Dell matches revised estimates for third quarter

reported solid earnings for its fiscal third quarter. The earnings report comes more than a month after the company revised its revenue estimates for the quarter.

The Round Rock, Texas-based hardware maker closed the quarter with revenue of $8.26 billion. A year earlier, it had $6.78 billion in revenue.

Dell also reported $674 million in net income for the quarter, or 25 cents per share, matching the consensus from 21 analysts polled by First Call/Thomson Financial. Net income rose 40% compared with last year's third quarter. The comparison excludes a one-time acquisition charge of $194 million from last year's third quarter.

Last month, the PC-making giant warned that third-quarter revenue would likely be around 3% lower than expectations (see story). Like many PC vendors, Dell blamed its problems on lower demand in Europe and from small businesses.

"As mentioned last quarter, we have been negatively affected by a slowdown in Europe, which makes up a large portion of our business," said Jim Schneider, chief financial officer at Dell, in a conference call with press and analysts after the earnings announcement. "The euro itself continues to decline. It is clear that it is having an impact on us from a revenue standpoint."

Elsewhere, Dell said notebook and server shipments are growing at a fast clip.

"More than 50% of our revenue - and about two-thirds of our operating profit - came from sales of enterprise products, notebooks and services," said Michael Dell, chairman and CEO, in a statement. "Our worldwide shipments of servers and notebooks grew significantly faster than the overall industry rate."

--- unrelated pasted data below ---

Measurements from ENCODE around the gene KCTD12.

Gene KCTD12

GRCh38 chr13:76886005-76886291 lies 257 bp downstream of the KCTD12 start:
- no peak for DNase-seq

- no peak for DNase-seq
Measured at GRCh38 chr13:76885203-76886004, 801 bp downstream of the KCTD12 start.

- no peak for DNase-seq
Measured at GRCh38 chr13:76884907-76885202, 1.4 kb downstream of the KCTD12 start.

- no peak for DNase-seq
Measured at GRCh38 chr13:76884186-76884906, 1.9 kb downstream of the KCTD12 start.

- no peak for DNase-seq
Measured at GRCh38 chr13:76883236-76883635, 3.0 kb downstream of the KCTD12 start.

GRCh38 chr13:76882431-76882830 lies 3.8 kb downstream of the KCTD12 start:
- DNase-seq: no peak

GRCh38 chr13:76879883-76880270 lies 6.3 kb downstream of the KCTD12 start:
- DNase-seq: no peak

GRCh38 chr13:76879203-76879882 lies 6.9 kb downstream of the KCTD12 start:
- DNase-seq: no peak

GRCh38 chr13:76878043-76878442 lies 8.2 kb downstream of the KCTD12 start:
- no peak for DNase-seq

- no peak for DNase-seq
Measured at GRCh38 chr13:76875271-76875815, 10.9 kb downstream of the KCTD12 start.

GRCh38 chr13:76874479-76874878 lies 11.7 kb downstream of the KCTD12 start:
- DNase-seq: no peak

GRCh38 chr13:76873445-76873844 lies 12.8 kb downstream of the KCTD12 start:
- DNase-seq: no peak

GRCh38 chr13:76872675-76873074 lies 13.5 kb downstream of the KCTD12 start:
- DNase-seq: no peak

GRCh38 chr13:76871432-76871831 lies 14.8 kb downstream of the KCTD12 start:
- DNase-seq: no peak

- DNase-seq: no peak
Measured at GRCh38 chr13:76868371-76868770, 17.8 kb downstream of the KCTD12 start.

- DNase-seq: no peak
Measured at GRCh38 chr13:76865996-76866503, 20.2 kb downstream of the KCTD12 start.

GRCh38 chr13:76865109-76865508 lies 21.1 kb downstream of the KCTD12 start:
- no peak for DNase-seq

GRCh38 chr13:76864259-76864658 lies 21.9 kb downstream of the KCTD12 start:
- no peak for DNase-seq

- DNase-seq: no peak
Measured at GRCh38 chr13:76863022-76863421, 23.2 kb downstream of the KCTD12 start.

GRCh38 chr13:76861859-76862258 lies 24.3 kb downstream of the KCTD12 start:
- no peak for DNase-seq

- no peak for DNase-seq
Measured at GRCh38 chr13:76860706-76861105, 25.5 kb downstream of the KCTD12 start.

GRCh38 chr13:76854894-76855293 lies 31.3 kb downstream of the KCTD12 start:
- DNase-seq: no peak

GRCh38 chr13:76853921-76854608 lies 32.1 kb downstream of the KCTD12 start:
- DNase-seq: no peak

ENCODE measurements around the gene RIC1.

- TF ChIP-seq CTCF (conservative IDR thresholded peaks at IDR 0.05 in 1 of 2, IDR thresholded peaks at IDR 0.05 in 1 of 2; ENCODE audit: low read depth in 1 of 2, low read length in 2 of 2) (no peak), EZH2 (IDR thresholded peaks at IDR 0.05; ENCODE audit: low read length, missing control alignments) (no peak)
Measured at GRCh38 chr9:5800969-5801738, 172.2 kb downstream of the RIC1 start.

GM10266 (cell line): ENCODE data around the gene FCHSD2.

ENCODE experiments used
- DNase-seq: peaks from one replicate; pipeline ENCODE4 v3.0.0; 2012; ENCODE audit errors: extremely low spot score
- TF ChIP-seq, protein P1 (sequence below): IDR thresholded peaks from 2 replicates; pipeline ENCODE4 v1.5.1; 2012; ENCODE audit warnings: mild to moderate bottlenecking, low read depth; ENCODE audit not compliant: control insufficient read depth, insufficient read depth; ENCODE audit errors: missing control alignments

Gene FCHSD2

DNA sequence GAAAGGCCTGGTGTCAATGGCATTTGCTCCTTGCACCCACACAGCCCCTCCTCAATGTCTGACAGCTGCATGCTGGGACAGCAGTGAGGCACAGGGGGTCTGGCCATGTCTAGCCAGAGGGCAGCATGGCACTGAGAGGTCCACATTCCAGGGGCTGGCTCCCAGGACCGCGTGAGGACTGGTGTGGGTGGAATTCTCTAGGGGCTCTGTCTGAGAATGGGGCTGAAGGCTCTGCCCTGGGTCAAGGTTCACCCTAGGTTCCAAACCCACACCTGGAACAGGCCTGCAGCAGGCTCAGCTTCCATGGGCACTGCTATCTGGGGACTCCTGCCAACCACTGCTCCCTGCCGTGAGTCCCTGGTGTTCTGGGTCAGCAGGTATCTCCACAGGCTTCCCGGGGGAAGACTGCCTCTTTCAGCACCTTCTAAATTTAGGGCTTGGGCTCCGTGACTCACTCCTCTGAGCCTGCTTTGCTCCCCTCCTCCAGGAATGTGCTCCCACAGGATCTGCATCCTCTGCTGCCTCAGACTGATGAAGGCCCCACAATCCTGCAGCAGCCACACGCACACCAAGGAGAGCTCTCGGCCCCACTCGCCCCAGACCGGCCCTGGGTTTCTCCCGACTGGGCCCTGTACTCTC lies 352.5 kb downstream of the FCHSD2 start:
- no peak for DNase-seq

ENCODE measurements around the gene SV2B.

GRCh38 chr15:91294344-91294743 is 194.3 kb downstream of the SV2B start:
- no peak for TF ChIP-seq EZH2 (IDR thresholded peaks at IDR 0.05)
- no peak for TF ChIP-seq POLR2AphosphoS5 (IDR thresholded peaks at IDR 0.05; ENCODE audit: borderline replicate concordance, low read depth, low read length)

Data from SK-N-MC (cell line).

Dell added, however, that his company's competitors made gains against the vendor in the last couple of quarters. He said increased competition would force to Dell to focus more heavily on furthering its direct sales model.

"It is clear that in the second quarter and at the beginning of the third, some of our competitors became incrementally more efficient," Dell said in the conference call. "We believe this dynamic slowed our market growth."

"We are moving more aggressively to take advantage of our [direct sales] model," he said.

The company will continue to concentrate on the large corporate market and tap into strong demand for storage and servers, Dell said. He pointed to a recent deal in which Dell will provide storage equipment to the U.S. Navy, as well as its new stand-alone storage group, as evidence of this increased focus.

Dell increased shipment volumes of its Inspiron and Latitude notebook lines by 50%, the company said. Total sales of its server, storage and workstation systems also rose 37% from last year's total.

Dell said revenue in the Americas region rose 24%, with the small business and consumer segments leading the way. Within that figure, Latin America revenue surged 56% for the quarter.

As expected, the vendor didn't report robust sales in the Europe, Middle East and Africa (EMEA) markets. Sales to small businesses and consumers in those regions did move higher by 25% year-over-year; however, total sales in the EMEA segment were up only 7%.

The emerging China market provided a bright spot for the vendor, generating a 70% increase in sales. Dell also began selling hardware to companies in India during the period and reported a 39% increase in revenue to large corporate customers in the Asia-Pacific/Japan region.

Schneider said he expects Dell to generate around $32 billion in revenue for fiscal 2001. The company posted revenue of $25.26 billion in 2000.

"This all translates into 92 cents in [earnings per share] for the year," he said. "We will continue to take advantage of the decline in component costs to drive market share gains."

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